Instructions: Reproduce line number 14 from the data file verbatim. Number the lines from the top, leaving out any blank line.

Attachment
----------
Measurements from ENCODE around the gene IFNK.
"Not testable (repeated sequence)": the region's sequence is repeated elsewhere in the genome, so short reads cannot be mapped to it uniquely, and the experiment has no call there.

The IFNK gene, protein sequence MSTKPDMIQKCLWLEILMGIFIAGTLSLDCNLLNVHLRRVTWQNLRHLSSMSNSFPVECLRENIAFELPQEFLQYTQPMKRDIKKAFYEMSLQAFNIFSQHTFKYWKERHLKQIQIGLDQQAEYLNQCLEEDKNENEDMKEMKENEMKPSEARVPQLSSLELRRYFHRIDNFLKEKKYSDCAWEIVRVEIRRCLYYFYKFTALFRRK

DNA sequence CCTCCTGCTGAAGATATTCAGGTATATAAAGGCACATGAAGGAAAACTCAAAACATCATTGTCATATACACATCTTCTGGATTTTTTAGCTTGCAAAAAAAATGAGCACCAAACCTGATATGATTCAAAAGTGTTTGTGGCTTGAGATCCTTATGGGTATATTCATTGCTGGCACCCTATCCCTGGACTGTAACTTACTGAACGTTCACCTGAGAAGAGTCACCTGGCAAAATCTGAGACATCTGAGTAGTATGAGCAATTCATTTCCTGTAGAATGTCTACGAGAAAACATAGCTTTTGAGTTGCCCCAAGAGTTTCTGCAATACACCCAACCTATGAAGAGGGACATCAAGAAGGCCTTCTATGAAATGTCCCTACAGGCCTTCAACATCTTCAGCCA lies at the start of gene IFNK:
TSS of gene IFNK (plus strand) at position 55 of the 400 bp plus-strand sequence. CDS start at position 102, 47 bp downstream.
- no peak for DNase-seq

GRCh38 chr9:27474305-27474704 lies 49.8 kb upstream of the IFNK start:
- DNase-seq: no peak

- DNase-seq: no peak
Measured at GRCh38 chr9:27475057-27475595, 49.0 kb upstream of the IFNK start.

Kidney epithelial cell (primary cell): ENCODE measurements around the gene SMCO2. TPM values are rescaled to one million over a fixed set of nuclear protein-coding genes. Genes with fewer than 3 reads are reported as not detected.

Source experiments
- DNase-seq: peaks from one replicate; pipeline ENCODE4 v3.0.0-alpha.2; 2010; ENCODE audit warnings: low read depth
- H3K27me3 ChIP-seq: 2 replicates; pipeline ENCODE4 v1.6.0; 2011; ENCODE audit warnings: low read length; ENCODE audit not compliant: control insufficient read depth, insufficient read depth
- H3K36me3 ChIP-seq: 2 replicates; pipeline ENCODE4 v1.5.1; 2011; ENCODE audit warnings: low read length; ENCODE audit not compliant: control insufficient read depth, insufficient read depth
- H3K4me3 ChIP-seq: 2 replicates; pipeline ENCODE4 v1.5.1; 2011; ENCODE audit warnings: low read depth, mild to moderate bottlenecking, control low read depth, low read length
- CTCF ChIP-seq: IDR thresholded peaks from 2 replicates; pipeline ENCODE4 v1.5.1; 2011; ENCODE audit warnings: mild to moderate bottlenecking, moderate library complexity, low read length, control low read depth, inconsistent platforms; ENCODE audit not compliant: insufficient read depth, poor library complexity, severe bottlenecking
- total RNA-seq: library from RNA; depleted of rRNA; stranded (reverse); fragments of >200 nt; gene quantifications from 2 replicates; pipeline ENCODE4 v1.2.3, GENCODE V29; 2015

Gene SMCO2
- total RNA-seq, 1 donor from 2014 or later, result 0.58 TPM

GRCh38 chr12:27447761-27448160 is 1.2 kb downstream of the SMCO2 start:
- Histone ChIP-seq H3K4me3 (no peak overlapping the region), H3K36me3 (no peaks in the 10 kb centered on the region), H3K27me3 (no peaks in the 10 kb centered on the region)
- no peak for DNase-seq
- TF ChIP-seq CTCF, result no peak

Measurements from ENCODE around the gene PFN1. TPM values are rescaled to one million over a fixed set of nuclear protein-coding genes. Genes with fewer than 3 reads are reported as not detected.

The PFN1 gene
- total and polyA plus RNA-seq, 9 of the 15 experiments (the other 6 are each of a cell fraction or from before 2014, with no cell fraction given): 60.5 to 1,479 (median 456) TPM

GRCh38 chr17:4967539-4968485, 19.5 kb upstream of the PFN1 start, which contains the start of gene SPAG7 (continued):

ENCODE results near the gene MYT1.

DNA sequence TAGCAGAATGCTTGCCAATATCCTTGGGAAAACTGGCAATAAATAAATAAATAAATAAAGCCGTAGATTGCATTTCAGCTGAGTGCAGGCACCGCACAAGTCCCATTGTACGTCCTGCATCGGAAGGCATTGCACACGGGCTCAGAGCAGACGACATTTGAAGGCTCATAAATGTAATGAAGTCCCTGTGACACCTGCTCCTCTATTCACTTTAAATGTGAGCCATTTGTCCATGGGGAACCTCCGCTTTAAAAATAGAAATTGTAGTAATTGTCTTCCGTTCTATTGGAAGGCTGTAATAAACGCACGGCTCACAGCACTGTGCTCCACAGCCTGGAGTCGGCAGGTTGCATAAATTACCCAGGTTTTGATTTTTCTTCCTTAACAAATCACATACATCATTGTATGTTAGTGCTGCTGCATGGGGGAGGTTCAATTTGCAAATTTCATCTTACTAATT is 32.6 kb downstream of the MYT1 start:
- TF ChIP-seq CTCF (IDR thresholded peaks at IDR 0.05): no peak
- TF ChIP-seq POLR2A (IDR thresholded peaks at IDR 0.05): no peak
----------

- H3K27me3 ChIP-seq: 2 replicates; pipeline ENCODE4 v1.6.0; 2011; ENCODE audit warnings: low read length; ENCODE audit not compliant: control insufficient read depth, insufficient read depth